W places the commonplace on an equal footing with what is presumably significant, right in line with Lukas Wassmann’s whole approach to photography. The Swiss photographer interleaves intimate snapshots and self-portraits with pictures of arranged nature, buildings and people, home-made furniture, documentary and commercial fashion photography. The Things of Life, as this hodgepodge may suggest, are often played out on the margins. So this book is about an in-between realm, not about Wassmann’s money shots.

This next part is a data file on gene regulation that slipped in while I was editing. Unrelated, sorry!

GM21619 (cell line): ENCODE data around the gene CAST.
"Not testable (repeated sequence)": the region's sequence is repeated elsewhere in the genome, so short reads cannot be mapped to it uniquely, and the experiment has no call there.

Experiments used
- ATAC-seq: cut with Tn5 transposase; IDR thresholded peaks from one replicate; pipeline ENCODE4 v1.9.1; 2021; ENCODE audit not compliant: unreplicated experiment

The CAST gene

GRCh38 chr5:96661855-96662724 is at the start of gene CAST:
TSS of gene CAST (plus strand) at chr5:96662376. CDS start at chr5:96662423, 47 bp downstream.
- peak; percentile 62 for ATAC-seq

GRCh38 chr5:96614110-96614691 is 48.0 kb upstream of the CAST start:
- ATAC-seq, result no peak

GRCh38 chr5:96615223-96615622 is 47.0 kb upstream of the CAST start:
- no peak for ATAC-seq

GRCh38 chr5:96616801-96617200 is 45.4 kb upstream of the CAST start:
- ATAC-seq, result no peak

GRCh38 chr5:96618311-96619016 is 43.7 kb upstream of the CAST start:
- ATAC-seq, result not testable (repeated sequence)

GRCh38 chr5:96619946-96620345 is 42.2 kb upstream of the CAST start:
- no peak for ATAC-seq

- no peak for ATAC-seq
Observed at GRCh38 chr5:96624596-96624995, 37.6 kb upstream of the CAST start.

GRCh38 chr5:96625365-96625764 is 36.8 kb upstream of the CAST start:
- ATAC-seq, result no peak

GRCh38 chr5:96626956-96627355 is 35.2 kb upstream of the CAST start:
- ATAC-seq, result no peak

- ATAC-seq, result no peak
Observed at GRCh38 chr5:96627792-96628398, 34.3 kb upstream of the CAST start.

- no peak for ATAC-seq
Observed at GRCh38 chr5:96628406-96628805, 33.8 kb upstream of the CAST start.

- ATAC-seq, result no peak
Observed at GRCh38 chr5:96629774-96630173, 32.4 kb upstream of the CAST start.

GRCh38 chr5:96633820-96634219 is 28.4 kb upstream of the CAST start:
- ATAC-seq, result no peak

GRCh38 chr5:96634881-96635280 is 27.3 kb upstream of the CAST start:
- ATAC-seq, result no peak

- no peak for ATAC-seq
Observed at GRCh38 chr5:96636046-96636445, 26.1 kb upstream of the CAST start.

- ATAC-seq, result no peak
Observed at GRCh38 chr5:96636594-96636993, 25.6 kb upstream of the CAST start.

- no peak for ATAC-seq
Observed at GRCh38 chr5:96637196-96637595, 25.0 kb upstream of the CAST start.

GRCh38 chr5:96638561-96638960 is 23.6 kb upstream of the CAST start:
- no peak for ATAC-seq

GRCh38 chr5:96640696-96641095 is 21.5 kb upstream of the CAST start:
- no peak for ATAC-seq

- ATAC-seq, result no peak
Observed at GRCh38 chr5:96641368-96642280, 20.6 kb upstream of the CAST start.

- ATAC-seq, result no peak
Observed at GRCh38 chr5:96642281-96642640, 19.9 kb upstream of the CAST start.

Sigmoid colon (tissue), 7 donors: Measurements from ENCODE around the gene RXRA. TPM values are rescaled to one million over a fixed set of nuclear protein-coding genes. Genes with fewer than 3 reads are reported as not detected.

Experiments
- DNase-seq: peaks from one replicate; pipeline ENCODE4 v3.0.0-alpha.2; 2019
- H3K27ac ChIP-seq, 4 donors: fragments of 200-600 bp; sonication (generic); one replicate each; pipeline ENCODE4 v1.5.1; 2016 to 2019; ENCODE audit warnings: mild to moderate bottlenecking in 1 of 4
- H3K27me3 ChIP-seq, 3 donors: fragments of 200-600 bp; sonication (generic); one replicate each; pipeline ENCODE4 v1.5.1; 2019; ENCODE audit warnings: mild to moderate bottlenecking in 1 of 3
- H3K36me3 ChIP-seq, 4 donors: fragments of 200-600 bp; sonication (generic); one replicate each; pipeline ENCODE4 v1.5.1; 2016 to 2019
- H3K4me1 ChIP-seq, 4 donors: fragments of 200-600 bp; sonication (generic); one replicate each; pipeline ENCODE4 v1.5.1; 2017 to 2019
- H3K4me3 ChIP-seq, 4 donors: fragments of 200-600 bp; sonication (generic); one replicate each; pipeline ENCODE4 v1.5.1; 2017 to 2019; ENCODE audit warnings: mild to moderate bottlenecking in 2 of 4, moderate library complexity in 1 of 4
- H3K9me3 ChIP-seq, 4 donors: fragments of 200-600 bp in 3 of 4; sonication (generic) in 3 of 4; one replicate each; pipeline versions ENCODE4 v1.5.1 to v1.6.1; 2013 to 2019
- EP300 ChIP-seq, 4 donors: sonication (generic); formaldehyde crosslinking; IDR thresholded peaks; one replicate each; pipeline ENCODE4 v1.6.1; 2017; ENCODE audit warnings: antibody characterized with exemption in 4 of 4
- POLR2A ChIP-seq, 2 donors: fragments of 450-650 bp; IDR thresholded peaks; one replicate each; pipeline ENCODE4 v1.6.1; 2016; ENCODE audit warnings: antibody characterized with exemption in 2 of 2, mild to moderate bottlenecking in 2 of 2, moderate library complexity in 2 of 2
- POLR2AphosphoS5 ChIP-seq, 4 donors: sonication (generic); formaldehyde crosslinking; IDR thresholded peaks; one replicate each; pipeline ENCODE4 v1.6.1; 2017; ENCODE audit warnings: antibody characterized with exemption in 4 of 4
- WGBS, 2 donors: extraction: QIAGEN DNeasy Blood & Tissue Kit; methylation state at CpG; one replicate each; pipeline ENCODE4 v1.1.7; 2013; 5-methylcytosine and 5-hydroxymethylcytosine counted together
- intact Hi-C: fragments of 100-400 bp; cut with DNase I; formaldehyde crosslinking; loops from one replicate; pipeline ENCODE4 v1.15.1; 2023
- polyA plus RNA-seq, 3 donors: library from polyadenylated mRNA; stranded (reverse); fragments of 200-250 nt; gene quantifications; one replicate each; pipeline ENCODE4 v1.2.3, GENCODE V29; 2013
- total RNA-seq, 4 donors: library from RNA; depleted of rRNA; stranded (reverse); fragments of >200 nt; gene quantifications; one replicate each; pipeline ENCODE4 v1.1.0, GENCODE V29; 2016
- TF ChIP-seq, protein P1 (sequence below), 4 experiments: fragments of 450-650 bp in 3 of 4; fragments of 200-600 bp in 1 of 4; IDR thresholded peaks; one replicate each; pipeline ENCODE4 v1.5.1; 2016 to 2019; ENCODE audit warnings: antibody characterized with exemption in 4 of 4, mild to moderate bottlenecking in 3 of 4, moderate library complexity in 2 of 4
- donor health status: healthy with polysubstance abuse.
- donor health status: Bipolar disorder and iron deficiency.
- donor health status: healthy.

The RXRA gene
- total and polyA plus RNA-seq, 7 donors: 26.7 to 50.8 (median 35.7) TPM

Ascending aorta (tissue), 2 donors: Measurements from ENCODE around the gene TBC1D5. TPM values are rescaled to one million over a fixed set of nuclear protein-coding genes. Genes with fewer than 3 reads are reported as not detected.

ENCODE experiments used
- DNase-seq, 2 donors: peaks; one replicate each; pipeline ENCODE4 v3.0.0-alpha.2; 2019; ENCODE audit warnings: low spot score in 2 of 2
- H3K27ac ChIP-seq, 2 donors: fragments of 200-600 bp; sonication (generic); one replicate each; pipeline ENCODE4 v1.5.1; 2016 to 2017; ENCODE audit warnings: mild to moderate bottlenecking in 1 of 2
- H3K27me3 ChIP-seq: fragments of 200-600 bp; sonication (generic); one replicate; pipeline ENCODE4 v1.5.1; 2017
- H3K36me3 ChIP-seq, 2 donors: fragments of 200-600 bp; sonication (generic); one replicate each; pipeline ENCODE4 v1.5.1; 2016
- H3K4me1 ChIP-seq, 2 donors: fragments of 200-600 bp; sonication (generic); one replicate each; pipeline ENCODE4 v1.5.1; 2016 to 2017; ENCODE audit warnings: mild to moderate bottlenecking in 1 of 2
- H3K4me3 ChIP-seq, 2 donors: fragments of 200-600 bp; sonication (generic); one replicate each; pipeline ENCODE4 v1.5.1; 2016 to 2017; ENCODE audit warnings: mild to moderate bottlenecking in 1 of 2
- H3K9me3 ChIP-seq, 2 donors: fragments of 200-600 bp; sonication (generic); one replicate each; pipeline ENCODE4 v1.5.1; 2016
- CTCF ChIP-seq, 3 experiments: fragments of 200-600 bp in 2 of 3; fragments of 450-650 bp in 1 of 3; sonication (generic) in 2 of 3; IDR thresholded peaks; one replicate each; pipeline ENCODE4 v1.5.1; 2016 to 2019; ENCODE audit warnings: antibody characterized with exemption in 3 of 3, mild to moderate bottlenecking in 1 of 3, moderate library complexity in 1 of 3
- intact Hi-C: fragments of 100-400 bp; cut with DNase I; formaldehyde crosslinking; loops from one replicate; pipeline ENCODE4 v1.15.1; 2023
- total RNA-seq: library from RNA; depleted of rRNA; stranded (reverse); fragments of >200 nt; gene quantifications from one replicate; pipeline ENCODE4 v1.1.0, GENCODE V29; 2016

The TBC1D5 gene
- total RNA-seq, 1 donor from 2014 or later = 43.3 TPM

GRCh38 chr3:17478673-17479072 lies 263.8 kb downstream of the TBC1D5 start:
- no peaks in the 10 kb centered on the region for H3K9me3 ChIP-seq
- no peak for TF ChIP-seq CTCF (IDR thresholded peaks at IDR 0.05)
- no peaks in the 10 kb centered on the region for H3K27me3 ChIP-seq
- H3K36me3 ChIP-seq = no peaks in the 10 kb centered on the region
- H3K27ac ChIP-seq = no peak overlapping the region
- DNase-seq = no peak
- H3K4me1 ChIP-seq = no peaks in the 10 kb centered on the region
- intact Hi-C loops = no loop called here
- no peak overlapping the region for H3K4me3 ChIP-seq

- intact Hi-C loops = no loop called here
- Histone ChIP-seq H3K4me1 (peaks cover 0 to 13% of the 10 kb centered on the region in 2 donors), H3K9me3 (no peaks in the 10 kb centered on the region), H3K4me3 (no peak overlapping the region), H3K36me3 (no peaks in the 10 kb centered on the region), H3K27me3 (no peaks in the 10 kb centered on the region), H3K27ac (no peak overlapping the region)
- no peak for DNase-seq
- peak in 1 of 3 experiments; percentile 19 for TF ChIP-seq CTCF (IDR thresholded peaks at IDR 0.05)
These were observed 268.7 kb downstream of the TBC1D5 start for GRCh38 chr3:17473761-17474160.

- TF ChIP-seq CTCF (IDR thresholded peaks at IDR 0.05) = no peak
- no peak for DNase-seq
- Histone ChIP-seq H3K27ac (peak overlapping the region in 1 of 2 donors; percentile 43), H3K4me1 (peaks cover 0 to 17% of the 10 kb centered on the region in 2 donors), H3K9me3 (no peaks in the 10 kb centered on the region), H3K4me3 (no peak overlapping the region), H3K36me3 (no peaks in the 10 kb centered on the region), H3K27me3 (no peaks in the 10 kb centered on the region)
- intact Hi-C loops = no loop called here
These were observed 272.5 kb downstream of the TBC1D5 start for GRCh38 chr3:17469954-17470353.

W brings together photographs from 2000 to 2018. They are not presented in any chronological or thematic order, but the associative pictorial sequences weave one loose narrative after another, only to break off and maybe take up the thread again at some point later on. Characters appear and disappear, chromatic analogies give way to choreographies of form. What remains is not even concrete things, but more atmospheric traces, a pictorial language of memory, moments in the stream of consciousness of an author with a highly idiosyncratic photographic eye.